Monday, 3 February 2014


First of all, there's this:

This is Venus as she would look were she to be terraformed, although of course that would be a tall order and this assumes that for some reason there'd be a massive ice cap or two, which seems a bit silly.

What's this about then?  OK.

Terraforming has long struck me as a form of cosmic vandalism.  You take a perfectly nice, balanced planet with vapourised sulphuric acid cascading down from the skies, an atmosphere which could be used to clean toilets, a surface like the bottom of the Marianas Trench and you make it into a little mimsy garden planet you can grow hyacinths on.  Not at all sure about that.  It seems a bit like spraypainting an ad onto Mount Everest.  Then again, there are a couple of places in this solar system which seem a bit unoccupied and vaguely suitable for people and the rest of our biosphere to live on.  It does seem like a disrespectful and self-centred thing to do to a scary planet like Venus.  The other one's Mars, of course.

Without going into too much detail, suppose it is possible though.  Suppose also that life on this planet really is doomed, that unless something dramatic is done, not only we but everything else here is going to be pushing up the daisies in short order, and out there, there's the solution of kicking nine types of hell out of a neighbouring planet, which let's face it is probably lifeless, until it will support our kind of life.  It's a life or death situation, and to support the only life, so far as anyone knows, which exists in the entire Universe.  Would it not then be time to take up the cudgels, screw up one's courage and just do it?  I mean, you would, wouldn't you?  The choice is between a solar system with one planet supporting life and one with none which, for all we know, is in an entirely lifeless Universe.  Those are the stakes.  I really think, given that, you really would go for it and terraform Venus.  In particular considering that it may well have started off as an Earth-like planet which could bear life before everything went pear-shaped, the oceans boiled into space and the rocks released greenhouse gases which made damn' well sure there would be no tomorrow for anything that might have lived on that world.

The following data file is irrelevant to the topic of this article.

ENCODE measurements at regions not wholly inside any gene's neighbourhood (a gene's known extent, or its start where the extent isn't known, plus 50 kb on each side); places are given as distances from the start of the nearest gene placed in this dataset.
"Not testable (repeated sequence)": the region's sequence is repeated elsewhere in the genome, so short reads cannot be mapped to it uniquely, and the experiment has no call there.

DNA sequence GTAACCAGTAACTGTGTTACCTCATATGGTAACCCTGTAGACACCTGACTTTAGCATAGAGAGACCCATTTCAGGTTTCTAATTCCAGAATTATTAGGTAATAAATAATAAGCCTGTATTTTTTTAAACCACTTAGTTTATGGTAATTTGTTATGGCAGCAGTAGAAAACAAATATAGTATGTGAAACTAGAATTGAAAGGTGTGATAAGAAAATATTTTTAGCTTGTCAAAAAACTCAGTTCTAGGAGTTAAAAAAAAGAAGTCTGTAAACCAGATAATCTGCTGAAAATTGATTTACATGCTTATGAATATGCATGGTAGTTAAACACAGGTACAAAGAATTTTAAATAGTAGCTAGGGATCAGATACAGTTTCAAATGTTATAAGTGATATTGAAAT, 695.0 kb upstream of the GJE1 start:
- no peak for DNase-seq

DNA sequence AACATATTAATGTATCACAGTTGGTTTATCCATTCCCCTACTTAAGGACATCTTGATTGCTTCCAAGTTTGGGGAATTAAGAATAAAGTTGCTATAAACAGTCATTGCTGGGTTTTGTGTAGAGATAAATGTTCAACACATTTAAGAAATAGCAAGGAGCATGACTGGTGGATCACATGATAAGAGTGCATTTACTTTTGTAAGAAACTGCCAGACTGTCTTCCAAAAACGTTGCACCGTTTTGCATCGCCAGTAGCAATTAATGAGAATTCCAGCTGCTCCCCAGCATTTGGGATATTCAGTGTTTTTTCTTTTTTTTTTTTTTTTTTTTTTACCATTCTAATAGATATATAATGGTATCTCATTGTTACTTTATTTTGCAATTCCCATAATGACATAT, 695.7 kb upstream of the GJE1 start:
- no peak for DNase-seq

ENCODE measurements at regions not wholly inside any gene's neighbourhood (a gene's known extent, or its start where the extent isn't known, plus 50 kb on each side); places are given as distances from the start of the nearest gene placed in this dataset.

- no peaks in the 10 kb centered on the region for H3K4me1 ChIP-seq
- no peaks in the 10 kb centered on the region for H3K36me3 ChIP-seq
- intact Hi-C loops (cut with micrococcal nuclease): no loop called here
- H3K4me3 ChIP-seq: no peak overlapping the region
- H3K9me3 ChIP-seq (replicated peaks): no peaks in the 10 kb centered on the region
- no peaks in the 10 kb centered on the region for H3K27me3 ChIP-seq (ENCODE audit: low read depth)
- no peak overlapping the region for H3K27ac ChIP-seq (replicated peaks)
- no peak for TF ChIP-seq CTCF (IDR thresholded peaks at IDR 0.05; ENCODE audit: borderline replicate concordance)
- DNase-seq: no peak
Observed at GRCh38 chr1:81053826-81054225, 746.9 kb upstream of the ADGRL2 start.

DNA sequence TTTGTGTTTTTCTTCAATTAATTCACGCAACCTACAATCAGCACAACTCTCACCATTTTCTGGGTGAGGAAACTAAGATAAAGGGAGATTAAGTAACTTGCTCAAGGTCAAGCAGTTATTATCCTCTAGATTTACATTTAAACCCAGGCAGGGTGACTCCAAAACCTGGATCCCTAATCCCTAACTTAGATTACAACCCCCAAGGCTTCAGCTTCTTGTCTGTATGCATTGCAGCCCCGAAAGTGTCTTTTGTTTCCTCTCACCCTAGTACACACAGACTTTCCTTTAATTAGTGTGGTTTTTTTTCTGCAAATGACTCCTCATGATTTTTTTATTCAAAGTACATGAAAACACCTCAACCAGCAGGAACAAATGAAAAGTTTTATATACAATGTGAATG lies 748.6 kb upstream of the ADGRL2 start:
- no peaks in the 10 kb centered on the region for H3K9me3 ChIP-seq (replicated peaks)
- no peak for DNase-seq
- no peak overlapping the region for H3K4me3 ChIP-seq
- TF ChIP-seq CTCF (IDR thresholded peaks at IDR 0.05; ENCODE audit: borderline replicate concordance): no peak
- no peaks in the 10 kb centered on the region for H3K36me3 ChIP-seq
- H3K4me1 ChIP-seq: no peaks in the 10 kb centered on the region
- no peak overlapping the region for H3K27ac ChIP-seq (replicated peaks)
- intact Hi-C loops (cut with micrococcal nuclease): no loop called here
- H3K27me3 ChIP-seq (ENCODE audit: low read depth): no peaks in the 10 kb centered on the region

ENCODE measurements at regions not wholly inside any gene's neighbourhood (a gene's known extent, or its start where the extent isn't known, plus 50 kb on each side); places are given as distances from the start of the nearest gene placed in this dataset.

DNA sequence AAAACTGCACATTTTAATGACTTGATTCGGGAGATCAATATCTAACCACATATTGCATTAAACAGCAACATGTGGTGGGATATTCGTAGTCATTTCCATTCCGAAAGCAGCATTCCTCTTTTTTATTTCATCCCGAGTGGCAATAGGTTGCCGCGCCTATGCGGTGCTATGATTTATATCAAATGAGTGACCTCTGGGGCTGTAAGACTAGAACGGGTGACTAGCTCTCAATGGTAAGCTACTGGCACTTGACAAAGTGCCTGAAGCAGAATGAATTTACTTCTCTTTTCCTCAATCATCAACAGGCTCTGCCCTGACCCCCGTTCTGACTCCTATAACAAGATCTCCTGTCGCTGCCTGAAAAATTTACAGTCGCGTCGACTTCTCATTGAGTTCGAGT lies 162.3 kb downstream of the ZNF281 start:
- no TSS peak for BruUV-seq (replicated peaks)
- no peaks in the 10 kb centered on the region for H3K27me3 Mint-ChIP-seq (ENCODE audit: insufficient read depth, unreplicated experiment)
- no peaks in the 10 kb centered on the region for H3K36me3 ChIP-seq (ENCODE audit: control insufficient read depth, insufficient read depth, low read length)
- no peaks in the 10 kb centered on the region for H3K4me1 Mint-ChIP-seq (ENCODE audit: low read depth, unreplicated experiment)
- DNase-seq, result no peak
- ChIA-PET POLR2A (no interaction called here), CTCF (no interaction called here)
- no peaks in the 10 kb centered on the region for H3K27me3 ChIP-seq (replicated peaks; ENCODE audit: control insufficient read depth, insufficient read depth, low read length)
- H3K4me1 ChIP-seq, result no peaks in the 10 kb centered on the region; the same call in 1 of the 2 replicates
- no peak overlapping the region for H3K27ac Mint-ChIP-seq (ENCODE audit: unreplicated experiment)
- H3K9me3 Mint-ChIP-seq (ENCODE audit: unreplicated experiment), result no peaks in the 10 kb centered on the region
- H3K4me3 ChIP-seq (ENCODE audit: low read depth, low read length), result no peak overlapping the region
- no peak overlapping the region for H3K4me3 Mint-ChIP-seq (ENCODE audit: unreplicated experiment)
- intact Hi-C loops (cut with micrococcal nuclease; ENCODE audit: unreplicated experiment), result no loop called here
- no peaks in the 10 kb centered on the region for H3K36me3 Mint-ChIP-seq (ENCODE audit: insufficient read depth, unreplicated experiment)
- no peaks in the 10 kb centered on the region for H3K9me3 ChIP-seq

Who wouldn't?

Incidentally, as I'm sure you're aware, all human embryos start out physically female.